A deeply personal film from actor and writer Shia LaBoeuf
Dir: Alma Har’el. US. 2019. 93mins
Sensitively made and infused with pain, Honey Boy is an emotional exorcism that can’t overcome the limitations of its autobiographical construction. Shia LaBeouf wrote and stars in this portrait of addiction and bad fathers, drawing from his own life to chronicle how an impressionable child actor turns into a troubled young man. Making her feature debut, documentary filmmaker Alma Har’el conjures up a dreamy meditation on damaged men, and there’s an undeniable fascination in watching LaBeouf wrestle with such personal subject matter in such a public way. But despite committed performances from LaBeouf, Lucas Hedges and Noah Jupe, Honey Boy ends up feeling indulgent rather than searing, settling into its anguish rather than translating it into trenchant drama.
LaBeouf is working through traumatic memories in these uncomfortably raw moments, but neither he nor Har’el can shape these spasms of agony into a compelling narrative
Honey Boy premieres at Sundance, an ideal launching pad for this nakedly self-examination. Indie star power courtesy of LaBeouf and Hedges should attract attention, and the opportunity for audiences to get a glimpse inside LaBeouf’s difficult upbringing could also prove to be a commercial hook.
The film jumps between two time periods. In 1995, 12-year-old Otis (Jupe) is trying to establish an acting career under the watchful eye of his deadbeat, addict father James (LaBeouf). And in 2005, the older Otis (Hedges) is an established performer who’s in rehab for the umpteenth time, trying to come to terms with his alcoholism as well as his father’s toxic influence on him.
LaBeouf has said that Honey Boy is loosely based on his relationship with his own estranged father, an assertion reinforced by the childhood photos which appear during the end credits. (Also, “Honey Boy,” which is what James calls Otis, is the nickname LaBeouf had as a child.)
That knowledge informs Honey Boy’s pointed torment as we watch three characters — two of them the same person, but at different ages — confront their demons. Intriguingly, the most developed is James, and LaBeouf plays this deeply flawed man with a mixture of desperation and sadness. The actor doesn’t shy away from making this demanding, vindictive, wholly pathetic father unlikable, but compassion also sneaks into the performance. It’s as if LaBeouf is both condemning his dad and trying to understand him, inviting us to share in his big-screen therapy session.
Har’el (Bombay Beach) gives the story a grounded realism that allows Honey Boy’s surrealist interludes to stand out in sharper relief. (The older Otis has dreams where he returns to his childhood home, while the younger Otis takes motorcycle rides with his dad that feel like fleeting, happy reprieves from their usually contentious relationship.) She unsparingly — and excessively — forces us to sit with these broken people, observing as they scream, fight and violently unravel.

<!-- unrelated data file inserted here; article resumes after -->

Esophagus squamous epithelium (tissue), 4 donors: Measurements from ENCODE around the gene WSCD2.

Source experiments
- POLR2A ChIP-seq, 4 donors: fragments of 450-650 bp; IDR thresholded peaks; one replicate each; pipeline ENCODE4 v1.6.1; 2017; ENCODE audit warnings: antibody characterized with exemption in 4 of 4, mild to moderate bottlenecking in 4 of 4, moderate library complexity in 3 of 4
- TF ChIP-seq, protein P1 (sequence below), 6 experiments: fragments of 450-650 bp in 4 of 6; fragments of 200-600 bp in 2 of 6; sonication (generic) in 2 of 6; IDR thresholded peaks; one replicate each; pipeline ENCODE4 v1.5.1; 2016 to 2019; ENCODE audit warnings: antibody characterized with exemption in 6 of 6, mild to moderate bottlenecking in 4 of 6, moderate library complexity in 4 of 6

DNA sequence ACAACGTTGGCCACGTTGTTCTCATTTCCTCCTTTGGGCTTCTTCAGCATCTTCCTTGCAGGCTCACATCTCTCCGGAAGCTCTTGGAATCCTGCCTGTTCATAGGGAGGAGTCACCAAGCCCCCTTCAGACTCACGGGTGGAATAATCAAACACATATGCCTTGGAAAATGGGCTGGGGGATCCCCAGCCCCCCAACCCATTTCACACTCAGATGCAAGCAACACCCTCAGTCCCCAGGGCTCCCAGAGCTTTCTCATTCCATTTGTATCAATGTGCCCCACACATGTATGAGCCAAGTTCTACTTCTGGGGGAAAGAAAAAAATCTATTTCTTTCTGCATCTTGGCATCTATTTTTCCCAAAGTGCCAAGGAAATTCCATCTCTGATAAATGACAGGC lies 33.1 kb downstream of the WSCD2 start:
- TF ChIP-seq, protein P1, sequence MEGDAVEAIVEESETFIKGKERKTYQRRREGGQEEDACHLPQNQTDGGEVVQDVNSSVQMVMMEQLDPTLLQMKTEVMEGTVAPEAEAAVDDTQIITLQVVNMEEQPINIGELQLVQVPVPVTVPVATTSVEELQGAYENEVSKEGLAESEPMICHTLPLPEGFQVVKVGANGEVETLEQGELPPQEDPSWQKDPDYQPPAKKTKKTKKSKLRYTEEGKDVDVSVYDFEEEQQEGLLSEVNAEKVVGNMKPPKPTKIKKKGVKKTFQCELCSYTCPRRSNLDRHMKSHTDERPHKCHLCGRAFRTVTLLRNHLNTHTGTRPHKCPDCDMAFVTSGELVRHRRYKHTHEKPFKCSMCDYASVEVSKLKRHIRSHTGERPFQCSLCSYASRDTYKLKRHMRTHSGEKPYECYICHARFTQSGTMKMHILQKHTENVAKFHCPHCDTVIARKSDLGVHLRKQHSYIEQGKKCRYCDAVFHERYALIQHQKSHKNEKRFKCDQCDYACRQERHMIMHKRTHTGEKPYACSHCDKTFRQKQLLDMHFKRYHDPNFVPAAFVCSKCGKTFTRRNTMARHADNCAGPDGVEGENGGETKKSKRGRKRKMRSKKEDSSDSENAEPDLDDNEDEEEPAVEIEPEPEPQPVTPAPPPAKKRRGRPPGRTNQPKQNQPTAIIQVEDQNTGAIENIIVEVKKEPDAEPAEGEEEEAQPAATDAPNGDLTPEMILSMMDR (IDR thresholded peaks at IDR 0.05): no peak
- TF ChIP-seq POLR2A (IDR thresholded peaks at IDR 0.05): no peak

Despite Honey Boy’s heartfelt tone, conventionality and self-pity masquerading as hard-fought wisdom prove to be this film’s undoing. LaBeouf’s screenplay may be littered with personal touchstones — like his own father, James is a former rodeo clown and military veteran — but as a film, it calls to mind other autobiographical tales about addiction, recovery and ugly father-son relationships, echoing similar tropes and overindulging its characters. Too often, Honey Boy presents us with scenes of James’ bad behaviour — his quick temper, his craven attempts to live vicariously through his son’s burgeoning acting career as a way of compensating for his own failures — that are repetitive and unenlightening.
Undoubtedly, LaBeouf is working through traumatic memories in these uncomfortably raw moments, but neither he nor Har’el can quite shape these spasms of agony into a compelling narrative.
In an underwritten role, Hedges again demonstrates his ability to play intense, searching souls — although, after Ben Is Back and Manchester By The Sea, his work in Honey Boy feels familiar. Jupe (who appeared in last year’s A Quiet Place) is given more screen time and makes the most of it, presenting us with a young Otis who’s initially afraid of his father but slowly learns to stand up to his bullying expectations.
Fans of LaBeouf, an ambitious artist who often does his best work when plumbing the depths of prickly characters (as in Andrea Arnold’s American Honey), may find a seductive allure, promising a rare opportunity to witness the inner strife that has motivated and shaped a volatile public figure. But for all the regret, anger, acceptance and sorrow that flow freely through this film, there’s little catharsis or insight.
Production companies: Automatik, Delirio Films
Producers: Brian Kavanaugh-Jones, Daniela Taplin Lundberg, Anita Gou, Christopher Leggett, Alma Har’el
Screenplay: Shia LaBeouf
Production design: JC Molina
Editing: Mónica Salazar, Dominic Laperriere
Cinematography: Natasha Braier
Music: Alex Somers
Main cast: Shia LaBeouf, Lucas Hedges, Noah Jupe, Natasha Lyonne, Martin Starr, Laura San Giacomo, FKA Twigs